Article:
Dr. Chip Cotton and Dr. Dean Grubbs co-author a piece in Save Our Seas Magazine, which highlights the sharks that make up 53% of all living shark species - the ones that spend their entire lives more than 200 meters beneath the surface of the sea.
Grubbs Laboratory in the News
The FSUCML GulfSPAN survey, part of a larger NOAA survey, is conducted by FSUCML graduate students and volunteers. The surveyors search for sharks at sites in the Florida Big Bend and provide vital data about shark populations and habiat.
See a recap of the 2015 visitors to the FSUCML. We had folks from all over the world, including Brazil, Guam, Malaysia, and Indonesia. From research trips to field trips, we had a lot of excitement in 2015.
Dr. Dean Grubbs (FSUCML faculty) recently attended a meeting at the National Aquarium in Baltimore, Maryland to discuss the current state of the cownose ray population. This news clip shows Dr. Grubbs describing some of the issues this species faces.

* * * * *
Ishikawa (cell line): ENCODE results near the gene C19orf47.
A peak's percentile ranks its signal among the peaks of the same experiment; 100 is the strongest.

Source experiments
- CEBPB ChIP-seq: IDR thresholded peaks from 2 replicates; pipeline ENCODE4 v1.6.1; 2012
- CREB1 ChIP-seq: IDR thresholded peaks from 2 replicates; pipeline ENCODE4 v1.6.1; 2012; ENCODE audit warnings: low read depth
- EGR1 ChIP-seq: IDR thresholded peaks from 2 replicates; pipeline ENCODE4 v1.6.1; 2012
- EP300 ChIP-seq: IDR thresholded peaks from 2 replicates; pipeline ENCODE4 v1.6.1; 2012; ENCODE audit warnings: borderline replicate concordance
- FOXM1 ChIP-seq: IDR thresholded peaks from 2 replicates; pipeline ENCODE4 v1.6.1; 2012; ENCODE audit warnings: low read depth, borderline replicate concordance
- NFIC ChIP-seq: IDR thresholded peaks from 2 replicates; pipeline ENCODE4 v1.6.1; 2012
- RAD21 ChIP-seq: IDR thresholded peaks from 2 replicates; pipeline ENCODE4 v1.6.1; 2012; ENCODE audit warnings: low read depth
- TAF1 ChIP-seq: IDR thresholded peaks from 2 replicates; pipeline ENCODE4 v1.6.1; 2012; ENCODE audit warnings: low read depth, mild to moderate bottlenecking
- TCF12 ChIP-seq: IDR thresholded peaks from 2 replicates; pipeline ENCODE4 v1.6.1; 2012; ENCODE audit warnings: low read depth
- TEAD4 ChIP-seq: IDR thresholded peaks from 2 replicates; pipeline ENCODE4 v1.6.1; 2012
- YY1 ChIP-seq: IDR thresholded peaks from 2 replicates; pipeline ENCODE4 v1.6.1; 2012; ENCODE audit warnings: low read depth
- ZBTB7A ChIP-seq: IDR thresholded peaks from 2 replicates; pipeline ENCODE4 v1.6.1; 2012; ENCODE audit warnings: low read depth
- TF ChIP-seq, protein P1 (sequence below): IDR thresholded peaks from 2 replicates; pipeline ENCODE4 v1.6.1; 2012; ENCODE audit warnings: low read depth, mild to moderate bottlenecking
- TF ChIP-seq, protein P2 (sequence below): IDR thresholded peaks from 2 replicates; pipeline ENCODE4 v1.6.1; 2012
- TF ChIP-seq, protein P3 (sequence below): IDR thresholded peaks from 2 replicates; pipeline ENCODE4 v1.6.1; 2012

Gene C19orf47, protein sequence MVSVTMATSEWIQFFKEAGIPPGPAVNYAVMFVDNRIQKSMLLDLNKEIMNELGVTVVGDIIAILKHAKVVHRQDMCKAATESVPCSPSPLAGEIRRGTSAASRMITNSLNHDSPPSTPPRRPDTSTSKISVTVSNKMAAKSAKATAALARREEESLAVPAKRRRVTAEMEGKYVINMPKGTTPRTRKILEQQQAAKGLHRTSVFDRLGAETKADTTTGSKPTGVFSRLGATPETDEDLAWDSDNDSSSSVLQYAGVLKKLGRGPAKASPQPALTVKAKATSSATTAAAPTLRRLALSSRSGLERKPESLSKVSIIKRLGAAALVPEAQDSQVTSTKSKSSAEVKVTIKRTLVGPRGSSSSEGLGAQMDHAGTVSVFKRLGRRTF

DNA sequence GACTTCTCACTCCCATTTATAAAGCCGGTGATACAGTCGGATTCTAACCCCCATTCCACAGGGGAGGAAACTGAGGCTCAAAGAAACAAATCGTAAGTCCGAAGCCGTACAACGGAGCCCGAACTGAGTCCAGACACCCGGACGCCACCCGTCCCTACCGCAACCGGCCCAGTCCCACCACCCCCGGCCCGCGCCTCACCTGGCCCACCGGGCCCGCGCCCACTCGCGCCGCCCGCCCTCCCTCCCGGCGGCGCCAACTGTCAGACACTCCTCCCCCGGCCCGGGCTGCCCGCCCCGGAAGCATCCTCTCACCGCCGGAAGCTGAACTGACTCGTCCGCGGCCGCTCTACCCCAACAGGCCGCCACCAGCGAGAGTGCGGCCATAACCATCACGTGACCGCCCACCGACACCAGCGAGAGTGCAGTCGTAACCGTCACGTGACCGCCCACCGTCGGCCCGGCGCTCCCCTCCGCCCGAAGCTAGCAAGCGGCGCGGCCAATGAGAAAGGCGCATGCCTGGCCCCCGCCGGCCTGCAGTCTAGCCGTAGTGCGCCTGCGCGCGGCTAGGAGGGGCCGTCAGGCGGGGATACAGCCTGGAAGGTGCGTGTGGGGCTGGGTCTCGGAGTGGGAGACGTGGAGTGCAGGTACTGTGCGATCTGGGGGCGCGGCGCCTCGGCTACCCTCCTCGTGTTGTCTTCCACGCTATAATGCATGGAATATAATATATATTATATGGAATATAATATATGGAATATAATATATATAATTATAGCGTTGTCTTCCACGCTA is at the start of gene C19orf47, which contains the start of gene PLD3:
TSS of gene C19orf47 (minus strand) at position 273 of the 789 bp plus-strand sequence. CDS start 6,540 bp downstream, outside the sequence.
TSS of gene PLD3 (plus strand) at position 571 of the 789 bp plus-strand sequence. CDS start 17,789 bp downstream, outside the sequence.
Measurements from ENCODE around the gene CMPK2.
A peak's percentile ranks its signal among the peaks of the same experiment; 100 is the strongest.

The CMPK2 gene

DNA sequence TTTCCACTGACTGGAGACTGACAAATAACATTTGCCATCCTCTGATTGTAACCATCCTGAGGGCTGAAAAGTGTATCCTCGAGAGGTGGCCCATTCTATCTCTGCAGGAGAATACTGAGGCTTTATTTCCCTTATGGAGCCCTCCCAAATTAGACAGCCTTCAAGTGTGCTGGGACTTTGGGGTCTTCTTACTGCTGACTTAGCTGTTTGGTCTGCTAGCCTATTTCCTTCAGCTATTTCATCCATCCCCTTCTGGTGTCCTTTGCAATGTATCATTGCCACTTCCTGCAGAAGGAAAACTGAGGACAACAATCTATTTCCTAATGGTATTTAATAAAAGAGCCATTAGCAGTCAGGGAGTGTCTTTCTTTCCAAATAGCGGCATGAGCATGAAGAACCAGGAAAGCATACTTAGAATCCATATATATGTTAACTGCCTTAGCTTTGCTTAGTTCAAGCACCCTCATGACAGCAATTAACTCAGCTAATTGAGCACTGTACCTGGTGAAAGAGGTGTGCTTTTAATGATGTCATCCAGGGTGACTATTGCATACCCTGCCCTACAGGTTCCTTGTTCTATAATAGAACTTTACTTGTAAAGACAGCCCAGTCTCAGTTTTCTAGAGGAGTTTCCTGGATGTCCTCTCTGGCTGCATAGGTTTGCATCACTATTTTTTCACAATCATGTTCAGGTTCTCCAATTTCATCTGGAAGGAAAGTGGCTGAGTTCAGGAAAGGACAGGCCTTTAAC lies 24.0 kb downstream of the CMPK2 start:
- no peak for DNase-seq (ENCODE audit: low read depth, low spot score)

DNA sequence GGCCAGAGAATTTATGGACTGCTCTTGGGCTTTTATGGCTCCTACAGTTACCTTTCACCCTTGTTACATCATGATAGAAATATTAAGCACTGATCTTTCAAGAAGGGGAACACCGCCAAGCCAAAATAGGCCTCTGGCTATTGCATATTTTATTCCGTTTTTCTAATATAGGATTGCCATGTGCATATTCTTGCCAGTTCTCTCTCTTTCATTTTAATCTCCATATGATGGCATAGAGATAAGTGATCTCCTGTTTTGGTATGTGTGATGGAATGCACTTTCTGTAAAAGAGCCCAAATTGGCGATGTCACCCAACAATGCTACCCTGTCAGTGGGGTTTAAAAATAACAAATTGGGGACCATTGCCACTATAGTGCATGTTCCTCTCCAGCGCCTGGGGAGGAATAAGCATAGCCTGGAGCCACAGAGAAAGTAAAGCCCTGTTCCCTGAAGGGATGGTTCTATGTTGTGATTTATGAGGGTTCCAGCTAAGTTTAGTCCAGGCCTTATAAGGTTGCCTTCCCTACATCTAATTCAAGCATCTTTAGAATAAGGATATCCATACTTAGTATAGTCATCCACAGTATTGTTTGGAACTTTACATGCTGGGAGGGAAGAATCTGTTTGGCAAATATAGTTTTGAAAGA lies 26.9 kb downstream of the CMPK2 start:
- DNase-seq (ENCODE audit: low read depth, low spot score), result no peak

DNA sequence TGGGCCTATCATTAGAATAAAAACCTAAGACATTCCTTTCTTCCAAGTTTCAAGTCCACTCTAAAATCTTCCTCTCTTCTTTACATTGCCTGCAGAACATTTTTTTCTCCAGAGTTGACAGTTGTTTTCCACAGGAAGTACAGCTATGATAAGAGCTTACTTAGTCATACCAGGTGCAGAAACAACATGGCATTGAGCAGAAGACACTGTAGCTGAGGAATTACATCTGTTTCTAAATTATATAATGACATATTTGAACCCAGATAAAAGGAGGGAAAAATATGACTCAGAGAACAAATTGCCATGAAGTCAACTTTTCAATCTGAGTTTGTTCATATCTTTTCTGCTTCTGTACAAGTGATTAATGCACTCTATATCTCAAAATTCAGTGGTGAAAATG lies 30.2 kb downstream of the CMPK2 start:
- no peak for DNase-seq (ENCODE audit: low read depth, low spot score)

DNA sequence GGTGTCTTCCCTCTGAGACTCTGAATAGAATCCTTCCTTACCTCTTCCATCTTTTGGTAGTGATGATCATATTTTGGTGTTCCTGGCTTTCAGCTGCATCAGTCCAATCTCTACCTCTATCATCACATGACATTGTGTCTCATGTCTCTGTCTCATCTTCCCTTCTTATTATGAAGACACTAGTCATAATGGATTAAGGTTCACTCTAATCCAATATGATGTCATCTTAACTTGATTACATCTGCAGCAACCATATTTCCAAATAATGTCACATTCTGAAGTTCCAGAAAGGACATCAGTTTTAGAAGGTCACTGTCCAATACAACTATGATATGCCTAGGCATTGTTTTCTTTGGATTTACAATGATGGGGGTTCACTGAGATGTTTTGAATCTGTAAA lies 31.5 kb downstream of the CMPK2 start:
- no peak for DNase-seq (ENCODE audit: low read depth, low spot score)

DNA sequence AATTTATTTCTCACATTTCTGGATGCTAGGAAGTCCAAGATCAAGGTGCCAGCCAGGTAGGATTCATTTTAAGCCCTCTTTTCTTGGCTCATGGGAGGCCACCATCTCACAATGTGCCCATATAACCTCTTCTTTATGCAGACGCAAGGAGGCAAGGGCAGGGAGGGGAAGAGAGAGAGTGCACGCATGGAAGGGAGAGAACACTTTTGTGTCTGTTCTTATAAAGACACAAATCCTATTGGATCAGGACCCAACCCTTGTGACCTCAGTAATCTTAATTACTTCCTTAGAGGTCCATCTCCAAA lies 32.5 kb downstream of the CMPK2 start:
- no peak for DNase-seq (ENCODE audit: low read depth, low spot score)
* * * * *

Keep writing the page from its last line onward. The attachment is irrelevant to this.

Bowhunting poses a threat to cownose ray populations. Dr. Dean Grubbs (FSUCML faculty) comments on the market for cownose rays and the threats they face.
Dr. Dean Grubbs, FSUCML faculty, discusses his career as a marine biologist on the podcast, “Best Part of My Job” hosted by Lars Schmidt. Learn more about Dr. Grubbs’ early research and his methods for handling and sampling various shark species.
Dr. Dean Grubbs' project was one of ten projects selected for funding by the Florida Institute of Oceanography RESTORE Act Center of Excellence Program. Dr. Grubbs will receive $293,960 over two years to examine the long-term effects of the Deepwater Horizon oil spill on large deep-sea fishes.
This video by National Geographic features Dr. Dean Grubbs’ work tagging sharks to learn more about their movements and population numbers along the gulf coast.
Dr. Dean Grubbs and several FSUCML graduate students were featured on Discovery Channel’s Shark Week. The crew was investigating the effects of the Deep Water Horizon oil spill on species living at the depth of the spill, about 5000 feet deep. In the five years since Deep Water Horizon, Dr. Grubbs and his lab have completed the largest survey ever done of deep water sharks.
Baltimore's public radio station interviews Dr. Grubbs about his and Dr. Cotton's latest publication, examining the truth about cownose rays' effects on scallop and oyster populations in Chesapeake Bay. Their study challenges a previous study purporting that overfishing of large sharks caused a sudden increase in the number of cownose rays.